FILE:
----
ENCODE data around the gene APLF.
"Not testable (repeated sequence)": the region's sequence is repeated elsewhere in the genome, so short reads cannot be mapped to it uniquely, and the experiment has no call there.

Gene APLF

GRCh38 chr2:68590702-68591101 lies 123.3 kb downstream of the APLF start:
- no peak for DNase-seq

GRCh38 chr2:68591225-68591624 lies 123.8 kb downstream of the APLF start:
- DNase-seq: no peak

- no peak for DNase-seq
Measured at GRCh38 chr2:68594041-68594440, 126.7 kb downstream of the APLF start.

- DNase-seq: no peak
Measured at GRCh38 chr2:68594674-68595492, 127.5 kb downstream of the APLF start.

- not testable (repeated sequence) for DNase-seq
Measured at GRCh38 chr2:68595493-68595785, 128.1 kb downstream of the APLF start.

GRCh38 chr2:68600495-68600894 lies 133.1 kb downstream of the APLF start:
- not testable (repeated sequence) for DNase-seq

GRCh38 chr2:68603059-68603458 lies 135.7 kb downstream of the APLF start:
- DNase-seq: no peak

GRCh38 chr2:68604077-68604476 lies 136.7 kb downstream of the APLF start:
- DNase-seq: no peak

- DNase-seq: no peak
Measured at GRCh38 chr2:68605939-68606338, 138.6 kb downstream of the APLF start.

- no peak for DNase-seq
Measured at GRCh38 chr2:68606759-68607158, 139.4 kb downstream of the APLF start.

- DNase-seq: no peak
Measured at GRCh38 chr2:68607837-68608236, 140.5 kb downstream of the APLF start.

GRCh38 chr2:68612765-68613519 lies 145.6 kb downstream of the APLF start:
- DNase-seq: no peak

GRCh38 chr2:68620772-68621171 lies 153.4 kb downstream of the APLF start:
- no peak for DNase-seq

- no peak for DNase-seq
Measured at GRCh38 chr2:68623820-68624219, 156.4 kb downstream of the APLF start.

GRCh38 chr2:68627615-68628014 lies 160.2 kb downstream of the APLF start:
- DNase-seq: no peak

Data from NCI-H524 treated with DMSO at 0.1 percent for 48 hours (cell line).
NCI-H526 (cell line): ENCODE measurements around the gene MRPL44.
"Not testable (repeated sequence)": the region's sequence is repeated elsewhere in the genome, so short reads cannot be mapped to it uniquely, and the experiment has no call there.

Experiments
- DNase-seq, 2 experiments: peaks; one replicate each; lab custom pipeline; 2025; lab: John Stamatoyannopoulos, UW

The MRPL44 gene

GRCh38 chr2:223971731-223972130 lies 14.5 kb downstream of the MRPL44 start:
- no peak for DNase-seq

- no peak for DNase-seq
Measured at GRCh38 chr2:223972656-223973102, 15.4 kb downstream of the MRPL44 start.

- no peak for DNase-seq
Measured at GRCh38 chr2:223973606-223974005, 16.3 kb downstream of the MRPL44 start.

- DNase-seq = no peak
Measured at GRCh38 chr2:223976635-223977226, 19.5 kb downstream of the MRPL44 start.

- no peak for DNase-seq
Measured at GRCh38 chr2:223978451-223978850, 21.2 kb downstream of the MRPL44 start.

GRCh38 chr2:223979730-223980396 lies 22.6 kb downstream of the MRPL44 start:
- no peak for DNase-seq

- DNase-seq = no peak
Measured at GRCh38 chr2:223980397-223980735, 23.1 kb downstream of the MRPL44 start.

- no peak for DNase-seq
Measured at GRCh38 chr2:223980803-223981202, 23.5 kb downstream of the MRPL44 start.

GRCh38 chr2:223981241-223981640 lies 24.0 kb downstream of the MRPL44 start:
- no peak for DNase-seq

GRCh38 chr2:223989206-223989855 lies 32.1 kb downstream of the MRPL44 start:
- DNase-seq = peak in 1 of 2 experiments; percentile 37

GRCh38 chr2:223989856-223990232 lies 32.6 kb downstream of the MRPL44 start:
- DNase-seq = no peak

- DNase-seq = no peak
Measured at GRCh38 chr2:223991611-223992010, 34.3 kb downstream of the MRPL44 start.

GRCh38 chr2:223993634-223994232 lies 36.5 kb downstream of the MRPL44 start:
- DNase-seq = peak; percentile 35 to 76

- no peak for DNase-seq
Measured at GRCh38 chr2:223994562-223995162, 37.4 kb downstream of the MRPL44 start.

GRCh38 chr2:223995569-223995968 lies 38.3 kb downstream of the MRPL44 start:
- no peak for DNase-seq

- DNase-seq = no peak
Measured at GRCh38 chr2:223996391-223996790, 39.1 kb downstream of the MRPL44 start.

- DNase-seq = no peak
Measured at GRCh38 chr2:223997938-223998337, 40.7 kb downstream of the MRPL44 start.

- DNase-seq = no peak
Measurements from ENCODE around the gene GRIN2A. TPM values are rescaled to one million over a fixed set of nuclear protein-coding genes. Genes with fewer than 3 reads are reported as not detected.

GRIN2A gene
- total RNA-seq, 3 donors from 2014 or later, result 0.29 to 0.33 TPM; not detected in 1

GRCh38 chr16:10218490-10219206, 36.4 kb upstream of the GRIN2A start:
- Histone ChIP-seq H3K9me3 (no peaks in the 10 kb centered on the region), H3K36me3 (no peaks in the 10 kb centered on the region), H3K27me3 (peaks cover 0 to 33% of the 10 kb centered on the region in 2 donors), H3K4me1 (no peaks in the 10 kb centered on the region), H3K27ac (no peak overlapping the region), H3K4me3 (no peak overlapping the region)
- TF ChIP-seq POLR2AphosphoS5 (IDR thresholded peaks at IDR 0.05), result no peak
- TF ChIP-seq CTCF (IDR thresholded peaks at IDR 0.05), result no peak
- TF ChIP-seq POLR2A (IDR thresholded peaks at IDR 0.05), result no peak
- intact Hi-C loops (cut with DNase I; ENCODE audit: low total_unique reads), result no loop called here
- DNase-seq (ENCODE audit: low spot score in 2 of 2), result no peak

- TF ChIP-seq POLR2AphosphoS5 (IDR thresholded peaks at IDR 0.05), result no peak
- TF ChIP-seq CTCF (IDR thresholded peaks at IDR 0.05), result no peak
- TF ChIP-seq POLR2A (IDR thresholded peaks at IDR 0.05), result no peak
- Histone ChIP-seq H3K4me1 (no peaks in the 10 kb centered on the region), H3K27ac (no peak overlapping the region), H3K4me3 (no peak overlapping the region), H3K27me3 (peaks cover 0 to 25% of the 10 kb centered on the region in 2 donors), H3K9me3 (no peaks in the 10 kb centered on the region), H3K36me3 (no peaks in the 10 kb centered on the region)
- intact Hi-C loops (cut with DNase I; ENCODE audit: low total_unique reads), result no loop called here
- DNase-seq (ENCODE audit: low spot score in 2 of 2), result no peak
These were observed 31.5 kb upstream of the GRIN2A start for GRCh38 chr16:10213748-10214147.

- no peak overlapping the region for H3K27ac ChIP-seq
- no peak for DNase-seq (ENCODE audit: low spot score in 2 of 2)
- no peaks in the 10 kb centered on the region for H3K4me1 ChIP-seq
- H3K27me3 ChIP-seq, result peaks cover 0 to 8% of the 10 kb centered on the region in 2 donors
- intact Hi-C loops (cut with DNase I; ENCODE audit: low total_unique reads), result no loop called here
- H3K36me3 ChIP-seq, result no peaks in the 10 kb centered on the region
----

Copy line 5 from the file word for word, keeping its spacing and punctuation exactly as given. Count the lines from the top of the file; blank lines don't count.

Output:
- no peak for DNase-seq